explained to an undefended accused at various stages of the criminal

trial:

the right to apply for bail;

the right to legal representation;

the right to the disclosure of docket (witness’s statements);

the right of the accused in terms of section 112(1)(b) after


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pleading;

the right of the accused at the close of the States’ case: such

as the right to testify, to call witness, to be cross-examined, and

to remain silent (as well as the consequences of the last option);

the right of the accused in terms of sec. 115 after he has tendered

a plea of not guilty;

the right to address Court before judgment;

the right to address Court in mitigation of sentence and to reply to

the State’s submissions in aggravation of sentence;

the right of the accused to review and appeal;

the right of the accused to seek the State’s assistance to bring his

witnesses to Court;

the right of the accused to react to the Prosecutors request for a

postponement;

the right to be informed of the reasons why he is convicted or

acquitted (reasons for judgment) and reasons for the sentence

imposed on him.

[8] The above list is not exhaustive, the reason being that law is a

developing phenomena. More rights could still gradually find their way

into our justice system.


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[9] I cannot overemphasize the importance of providing reasons for

judgment and sentence in all instances where evidence has been lead

(trial) and providing reasons for sentence only, in all convictions in terms

of section 112(1)(b) of Act 51/77.

[10] It is this Court’s considered view that a Magistrate has a duty to

provide a judgment that indicates which factors he did consider in

reaching a balanced sentence taking into account the circumstances of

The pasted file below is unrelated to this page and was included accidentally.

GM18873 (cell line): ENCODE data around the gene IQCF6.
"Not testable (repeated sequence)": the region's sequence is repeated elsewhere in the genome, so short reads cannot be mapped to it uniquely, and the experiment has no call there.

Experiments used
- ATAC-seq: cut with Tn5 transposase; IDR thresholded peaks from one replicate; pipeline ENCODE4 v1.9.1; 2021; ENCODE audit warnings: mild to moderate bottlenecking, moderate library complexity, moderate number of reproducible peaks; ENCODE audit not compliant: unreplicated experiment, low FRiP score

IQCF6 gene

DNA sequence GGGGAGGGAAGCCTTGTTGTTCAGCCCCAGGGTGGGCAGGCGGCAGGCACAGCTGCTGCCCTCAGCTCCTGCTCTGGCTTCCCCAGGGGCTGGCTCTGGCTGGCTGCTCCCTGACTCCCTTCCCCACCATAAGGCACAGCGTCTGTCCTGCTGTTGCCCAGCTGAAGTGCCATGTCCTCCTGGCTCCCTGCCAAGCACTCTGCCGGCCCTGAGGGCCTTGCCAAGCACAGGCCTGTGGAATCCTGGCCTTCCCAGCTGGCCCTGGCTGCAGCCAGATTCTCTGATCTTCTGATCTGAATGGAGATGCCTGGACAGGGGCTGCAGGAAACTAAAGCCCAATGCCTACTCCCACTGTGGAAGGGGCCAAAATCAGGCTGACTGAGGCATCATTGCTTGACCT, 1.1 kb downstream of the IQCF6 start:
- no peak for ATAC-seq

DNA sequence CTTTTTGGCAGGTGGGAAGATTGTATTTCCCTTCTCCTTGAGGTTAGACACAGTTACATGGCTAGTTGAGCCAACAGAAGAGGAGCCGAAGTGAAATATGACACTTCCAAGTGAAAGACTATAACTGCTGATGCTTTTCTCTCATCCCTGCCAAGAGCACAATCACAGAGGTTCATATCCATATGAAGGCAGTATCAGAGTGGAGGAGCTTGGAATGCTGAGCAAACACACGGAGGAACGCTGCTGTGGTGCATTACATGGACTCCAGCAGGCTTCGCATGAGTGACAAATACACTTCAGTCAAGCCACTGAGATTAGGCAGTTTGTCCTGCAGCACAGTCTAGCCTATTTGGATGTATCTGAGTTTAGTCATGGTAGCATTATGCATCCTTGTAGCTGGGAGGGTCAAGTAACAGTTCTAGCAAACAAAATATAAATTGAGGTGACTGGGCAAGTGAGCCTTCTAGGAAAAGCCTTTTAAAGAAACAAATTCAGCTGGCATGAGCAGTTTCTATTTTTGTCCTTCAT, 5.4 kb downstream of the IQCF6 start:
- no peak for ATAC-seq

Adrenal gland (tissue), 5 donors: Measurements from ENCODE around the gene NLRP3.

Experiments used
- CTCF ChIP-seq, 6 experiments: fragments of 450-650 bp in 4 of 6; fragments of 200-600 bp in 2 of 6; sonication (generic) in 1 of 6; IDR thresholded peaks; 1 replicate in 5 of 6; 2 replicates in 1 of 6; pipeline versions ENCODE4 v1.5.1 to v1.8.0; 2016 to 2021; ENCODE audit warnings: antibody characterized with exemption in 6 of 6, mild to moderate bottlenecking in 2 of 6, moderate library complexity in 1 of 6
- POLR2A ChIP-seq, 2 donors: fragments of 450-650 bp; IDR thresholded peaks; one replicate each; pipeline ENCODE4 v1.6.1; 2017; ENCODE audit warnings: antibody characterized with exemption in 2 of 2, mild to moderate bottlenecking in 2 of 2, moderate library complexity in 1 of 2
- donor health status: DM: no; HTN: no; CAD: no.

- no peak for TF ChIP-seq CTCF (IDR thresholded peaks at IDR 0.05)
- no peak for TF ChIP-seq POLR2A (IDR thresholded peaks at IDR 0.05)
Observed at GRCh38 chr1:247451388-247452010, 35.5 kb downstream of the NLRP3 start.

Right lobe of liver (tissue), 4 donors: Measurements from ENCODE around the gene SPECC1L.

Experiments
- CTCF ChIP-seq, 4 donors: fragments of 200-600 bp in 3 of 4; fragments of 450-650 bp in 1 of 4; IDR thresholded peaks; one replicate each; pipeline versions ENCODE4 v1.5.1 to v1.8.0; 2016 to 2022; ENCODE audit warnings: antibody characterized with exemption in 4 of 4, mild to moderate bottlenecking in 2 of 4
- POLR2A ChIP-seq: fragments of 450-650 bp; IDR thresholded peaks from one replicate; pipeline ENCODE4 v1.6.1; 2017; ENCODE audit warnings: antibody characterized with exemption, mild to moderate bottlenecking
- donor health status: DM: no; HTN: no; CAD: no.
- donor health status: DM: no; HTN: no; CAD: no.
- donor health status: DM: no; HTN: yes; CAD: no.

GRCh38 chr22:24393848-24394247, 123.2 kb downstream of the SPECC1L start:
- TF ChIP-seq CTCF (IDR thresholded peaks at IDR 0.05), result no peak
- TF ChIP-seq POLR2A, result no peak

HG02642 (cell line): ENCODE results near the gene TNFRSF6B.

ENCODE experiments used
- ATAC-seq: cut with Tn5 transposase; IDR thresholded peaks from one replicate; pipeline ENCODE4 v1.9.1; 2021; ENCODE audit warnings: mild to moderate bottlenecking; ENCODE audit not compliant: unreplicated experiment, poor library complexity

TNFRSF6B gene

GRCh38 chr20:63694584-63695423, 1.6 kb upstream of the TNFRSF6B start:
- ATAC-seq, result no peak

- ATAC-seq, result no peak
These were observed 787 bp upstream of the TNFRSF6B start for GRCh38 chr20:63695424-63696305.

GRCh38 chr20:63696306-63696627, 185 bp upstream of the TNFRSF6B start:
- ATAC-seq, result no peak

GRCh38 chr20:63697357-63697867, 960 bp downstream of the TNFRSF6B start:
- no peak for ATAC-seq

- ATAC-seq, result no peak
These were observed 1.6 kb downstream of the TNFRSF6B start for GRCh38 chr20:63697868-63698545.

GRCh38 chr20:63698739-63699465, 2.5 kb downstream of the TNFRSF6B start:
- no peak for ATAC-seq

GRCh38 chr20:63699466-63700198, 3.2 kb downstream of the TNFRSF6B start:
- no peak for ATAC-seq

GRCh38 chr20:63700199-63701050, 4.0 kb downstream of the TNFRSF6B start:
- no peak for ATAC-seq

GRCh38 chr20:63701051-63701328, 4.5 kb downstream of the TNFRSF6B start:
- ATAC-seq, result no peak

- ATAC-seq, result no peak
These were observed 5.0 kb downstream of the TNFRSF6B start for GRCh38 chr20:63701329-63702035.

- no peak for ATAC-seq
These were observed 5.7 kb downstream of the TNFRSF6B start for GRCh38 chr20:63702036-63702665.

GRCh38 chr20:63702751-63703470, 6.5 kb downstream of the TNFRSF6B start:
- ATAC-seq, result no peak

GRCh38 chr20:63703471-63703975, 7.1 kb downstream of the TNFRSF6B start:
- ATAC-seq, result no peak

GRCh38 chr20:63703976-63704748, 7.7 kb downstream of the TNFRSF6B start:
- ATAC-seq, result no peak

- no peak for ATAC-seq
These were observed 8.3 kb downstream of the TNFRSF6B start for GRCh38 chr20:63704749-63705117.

the accused, the nature of the offence and the interest of society. (See

State v Zinn 1969(2) SA 537 and State v Rabie 1975(4) SA 855 (A).

[11] On the query why the Magistrate did not invoke section 51 after

convicting the accused on negligent driving the Magistrate said that

section does not concern offences such as negligent driving. This

reasoning is very unfortunate indeed.

Section 51(1) of the Road Traffic and Transportation Act 22 of 1999

reads:

“Suspension of licence upon conviction of certain offences –


51(1): where a person is the holder of a driving licence
is convicted by a Court of an offence –
(a) under section 78(1)(a), (b) or (c) …
(b) under section 80(1) of driving a vehicle recklessly or …
(c) under section 82(1), (2), (5) or (9) …
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[12] The Court shall apart from imposing a sentence and except if the

court under section 50(1)(a) issues an order for the cancellation of the

licence, issue an order whereby every driving licence held by such person

is suspended in accordance with the provisions of subsection (2).

[13] An order of suspension pursuant to subsection (1) shall be made

for such a period as the Court may determine, but which shall not be

less than

(a) three months in the case of a first conviction.

(b) one year in the case of a second conviction, and

(c) five years in the case of the third or subsequent

conviction.

The accused in this matter was convicted of negligent driving in

contravention of section 80(1) of Act 22 of 1999 which reads:

“Reckless or negligent driving:


80(1) No person shall drive a vehicle on a public road reckless or
negligently.”

The use of the words “… the Court shall, …” in section 51(1) makes it

very clear that the suspension of a driving licence is mandatory on

conviction for contravening sections 78(1)(a), (b) and (c); 80(1), and 82(1),

(2), (5) and (9). (See State v James Shimwandi Case No. CR 70/2008
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High Court Review case No. 340/2008 delivered on 17.06.2008 and State

v F. Lombard; and State v H. C. Van Niekerk Case No. 20/2007 High

Court Review Case No. 227/2007.)

In the result the Court makes the following order:

The conviction and sentence are confirmed and the record is

return to the trial Court for the Magistrate to comply with

the provisions of section 51 of Act 22 of 1999.

____________________
SIBOLEKA, J

I agree.

______________________
NDAUENDAPO, J